Some paintings have titles that are long and poetic.
Australian Jane Sutherland called this composition: “Numb Fingers Working While the Eye of the Morn is Yet Bedimmed by Tears.”
Her compatriot Arthur Streeton, called this painting “The Purple Noon’s Transparent Might,” a quote from Shelley. He called another painting, "Still glides the stream and shall forever glide," which is from Wordsworth. Streeton often carried volumes of poetry into the field with him for inspiration.
When Turner exhibited this painting in 1840 at the Royal Academy, he called it "Slavers Throwing Overboard the Dead and Dying—Typhoon Coming On." In the Royal Academy catalog, he paired the painting with an extract of a poem that he wrote called “The Fallacies of Hope.”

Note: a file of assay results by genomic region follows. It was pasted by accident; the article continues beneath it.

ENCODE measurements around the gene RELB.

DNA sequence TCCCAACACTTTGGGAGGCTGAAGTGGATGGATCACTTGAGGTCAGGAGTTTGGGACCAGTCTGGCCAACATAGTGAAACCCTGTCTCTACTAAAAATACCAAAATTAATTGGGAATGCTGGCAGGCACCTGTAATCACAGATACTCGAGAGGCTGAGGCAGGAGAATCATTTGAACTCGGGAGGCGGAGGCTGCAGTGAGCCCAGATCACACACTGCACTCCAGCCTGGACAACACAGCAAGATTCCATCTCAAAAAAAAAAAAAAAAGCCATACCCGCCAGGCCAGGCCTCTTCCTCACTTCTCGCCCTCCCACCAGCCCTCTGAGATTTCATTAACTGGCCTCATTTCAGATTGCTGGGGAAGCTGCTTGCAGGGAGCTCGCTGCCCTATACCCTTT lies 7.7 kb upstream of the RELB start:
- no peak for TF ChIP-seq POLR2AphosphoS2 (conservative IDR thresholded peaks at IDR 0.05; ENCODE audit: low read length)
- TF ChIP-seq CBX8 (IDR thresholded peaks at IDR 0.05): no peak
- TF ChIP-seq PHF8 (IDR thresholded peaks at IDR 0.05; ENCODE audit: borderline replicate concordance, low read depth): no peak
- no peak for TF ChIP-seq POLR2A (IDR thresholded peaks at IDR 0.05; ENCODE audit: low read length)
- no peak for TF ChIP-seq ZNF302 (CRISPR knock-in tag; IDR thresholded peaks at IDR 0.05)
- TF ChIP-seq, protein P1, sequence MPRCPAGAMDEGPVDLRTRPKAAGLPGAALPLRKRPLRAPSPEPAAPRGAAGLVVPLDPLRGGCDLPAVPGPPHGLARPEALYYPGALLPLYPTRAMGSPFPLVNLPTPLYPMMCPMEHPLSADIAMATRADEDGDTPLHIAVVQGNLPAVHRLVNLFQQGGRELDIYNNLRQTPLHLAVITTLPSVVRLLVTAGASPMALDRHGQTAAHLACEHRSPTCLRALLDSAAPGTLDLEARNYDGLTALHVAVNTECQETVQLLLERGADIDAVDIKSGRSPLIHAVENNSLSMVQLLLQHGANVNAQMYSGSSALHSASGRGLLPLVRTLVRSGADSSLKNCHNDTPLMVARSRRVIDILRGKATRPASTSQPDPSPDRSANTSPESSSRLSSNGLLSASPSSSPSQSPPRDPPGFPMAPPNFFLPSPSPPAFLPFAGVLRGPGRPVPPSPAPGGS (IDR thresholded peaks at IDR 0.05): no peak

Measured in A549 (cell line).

Sorolla’s painting of an injured fisherman has a socially conscious title: “And They Still Say Fish is Expensive.”
Another of Sorolla’s paintings is titled “Sad Inheritance." The meaning resonates on several levels.
Arnold Böcklin (1827–1901) called his masterpiece "The Isle of the Dead" (German: Die Toteninsel) It took him a while to work out the title—and the image, which went through various versions. Earlier titles include "Tomb Island" (Die Gräberinsel) or “Dream Image.”
The title gives a cue to the observer whether to regard the subject as specific or general. Which title is better for this Serov painting: “Portrait of Vera Mamontova,” or “Girl with Peaches”?
It has gone by both titles.
The full series:
Titles for Paintings, Part 2